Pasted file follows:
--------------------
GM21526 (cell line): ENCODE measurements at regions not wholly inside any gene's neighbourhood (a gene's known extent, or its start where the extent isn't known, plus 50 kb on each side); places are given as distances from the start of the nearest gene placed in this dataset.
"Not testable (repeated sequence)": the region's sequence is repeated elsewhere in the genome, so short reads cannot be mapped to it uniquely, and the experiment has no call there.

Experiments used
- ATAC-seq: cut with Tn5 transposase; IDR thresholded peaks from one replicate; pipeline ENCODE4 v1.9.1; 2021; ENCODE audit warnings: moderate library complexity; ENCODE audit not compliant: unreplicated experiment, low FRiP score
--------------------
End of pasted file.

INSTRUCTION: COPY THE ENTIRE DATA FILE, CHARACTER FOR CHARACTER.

GM21526 (cell line): ENCODE measurements at regions not wholly inside any gene's neighbourhood (a gene's known extent, or its start where the extent isn't known, plus 50 kb on each side); places are given as distances from the start of the nearest gene placed in this dataset.
"Not testable (repeated sequence)": the region's sequence is repeated elsewhere in the genome, so short reads cannot be mapped to it uniquely, and the experiment has no call there.

Experiments used
- ATAC-seq: cut with Tn5 transposase; IDR thresholded peaks from one replicate; pipeline ENCODE4 v1.9.1; 2021; ENCODE audit warnings: moderate library complexity; ENCODE audit not compliant: unreplicated experiment, low FRiP score